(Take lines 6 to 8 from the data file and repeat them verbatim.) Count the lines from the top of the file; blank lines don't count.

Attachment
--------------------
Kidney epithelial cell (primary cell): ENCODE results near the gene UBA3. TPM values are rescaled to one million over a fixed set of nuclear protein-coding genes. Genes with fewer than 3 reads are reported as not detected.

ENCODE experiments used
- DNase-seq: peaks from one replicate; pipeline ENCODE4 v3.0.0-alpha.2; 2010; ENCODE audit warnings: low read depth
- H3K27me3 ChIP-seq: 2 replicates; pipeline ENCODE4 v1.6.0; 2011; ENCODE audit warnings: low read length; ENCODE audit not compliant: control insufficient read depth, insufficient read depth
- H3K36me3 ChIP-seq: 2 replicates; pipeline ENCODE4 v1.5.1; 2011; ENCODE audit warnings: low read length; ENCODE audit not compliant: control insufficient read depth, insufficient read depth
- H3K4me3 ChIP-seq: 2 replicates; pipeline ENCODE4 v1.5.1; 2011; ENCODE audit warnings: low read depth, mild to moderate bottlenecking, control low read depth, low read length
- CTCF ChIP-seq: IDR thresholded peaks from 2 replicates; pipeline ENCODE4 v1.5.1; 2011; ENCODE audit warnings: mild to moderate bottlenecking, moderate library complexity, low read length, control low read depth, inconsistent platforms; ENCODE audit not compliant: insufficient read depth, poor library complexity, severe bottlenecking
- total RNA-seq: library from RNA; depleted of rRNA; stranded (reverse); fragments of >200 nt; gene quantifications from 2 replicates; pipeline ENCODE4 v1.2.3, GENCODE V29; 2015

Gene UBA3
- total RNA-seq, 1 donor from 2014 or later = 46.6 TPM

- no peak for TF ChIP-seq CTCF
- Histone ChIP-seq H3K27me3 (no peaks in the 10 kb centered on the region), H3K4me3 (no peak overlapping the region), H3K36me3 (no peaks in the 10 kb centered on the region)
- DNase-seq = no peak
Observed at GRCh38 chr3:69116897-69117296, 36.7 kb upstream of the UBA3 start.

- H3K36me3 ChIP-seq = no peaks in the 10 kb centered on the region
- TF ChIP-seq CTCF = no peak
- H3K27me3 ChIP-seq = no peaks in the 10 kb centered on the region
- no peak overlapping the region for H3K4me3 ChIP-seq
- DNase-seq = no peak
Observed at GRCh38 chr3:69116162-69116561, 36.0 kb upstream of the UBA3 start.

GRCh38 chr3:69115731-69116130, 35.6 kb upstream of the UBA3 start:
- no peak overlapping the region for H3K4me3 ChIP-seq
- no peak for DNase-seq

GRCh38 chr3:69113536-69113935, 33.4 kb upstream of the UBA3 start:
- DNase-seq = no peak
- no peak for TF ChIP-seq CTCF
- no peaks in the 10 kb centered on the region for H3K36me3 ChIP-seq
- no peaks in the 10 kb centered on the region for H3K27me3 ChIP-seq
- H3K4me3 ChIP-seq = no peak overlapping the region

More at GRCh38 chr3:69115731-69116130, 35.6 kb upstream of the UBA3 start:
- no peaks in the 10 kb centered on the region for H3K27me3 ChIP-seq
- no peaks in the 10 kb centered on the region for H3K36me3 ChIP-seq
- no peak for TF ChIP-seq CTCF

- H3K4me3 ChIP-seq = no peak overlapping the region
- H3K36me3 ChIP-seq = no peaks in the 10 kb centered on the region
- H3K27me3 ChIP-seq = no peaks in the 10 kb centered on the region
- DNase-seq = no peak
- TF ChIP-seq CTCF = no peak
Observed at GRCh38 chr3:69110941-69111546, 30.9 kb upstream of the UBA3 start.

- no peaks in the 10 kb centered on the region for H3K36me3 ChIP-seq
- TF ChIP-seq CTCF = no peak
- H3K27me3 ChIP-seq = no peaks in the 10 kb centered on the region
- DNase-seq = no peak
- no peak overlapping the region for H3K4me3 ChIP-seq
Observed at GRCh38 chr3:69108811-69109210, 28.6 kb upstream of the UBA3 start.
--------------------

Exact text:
- H3K4me3 ChIP-seq: 2 replicates; pipeline ENCODE4 v1.5.1; 2011; ENCODE audit warnings: low read depth, mild to moderate bottlenecking, control low read depth, low read length
- CTCF ChIP-seq: IDR thresholded peaks from 2 replicates; pipeline ENCODE4 v1.5.1; 2011; ENCODE audit warnings: mild to moderate bottlenecking, moderate library complexity, low read length, control low read depth, inconsistent platforms; ENCODE audit not compliant: insufficient read depth, poor library complexity, severe bottlenecking
- total RNA-seq: library from RNA; depleted of rRNA; stranded (reverse); fragments of >200 nt; gene quantifications from 2 replicates; pipeline ENCODE4 v1.2.3, GENCODE V29; 2015